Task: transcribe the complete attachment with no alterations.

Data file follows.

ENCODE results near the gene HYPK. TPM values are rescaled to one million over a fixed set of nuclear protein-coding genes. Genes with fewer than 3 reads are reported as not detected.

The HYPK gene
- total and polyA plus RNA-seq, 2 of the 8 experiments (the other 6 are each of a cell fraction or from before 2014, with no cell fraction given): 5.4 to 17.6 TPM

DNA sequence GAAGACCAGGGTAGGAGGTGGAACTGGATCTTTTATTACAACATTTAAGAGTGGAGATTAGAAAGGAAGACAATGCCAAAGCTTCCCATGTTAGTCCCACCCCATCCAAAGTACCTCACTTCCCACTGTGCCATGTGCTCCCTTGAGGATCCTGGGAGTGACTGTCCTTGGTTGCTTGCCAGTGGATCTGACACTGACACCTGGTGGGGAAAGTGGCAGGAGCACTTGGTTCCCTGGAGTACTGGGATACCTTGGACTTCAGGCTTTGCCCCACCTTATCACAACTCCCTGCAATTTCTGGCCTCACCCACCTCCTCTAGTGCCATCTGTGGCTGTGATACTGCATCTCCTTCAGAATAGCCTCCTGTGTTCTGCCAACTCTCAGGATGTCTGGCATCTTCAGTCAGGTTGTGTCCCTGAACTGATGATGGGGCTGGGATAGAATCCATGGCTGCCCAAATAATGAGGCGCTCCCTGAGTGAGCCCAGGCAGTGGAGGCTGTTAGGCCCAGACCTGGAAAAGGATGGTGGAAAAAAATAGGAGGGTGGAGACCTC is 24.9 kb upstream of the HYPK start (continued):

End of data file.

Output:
ENCODE results near the gene HYPK. TPM values are rescaled to one million over a fixed set of nuclear protein-coding genes. Genes with fewer than 3 reads are reported as not detected.

The HYPK gene
- total and polyA plus RNA-seq, 2 of the 8 experiments (the other 6 are each of a cell fraction or from before 2014, with no cell fraction given): 5.4 to 17.6 TPM

DNA sequence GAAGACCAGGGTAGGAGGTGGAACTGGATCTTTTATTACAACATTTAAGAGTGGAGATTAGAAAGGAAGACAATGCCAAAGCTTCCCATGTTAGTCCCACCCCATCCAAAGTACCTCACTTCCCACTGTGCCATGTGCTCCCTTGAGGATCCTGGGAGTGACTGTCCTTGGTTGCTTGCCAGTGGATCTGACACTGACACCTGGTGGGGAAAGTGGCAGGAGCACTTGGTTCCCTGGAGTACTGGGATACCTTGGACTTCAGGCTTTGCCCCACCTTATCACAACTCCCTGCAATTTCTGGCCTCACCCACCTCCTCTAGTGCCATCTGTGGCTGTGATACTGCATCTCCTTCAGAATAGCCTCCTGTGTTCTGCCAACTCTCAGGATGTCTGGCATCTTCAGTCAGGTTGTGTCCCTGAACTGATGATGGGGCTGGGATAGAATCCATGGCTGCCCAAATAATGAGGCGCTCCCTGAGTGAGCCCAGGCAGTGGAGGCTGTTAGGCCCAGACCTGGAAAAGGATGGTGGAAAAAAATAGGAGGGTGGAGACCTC is 24.9 kb upstream of the HYPK start (continued):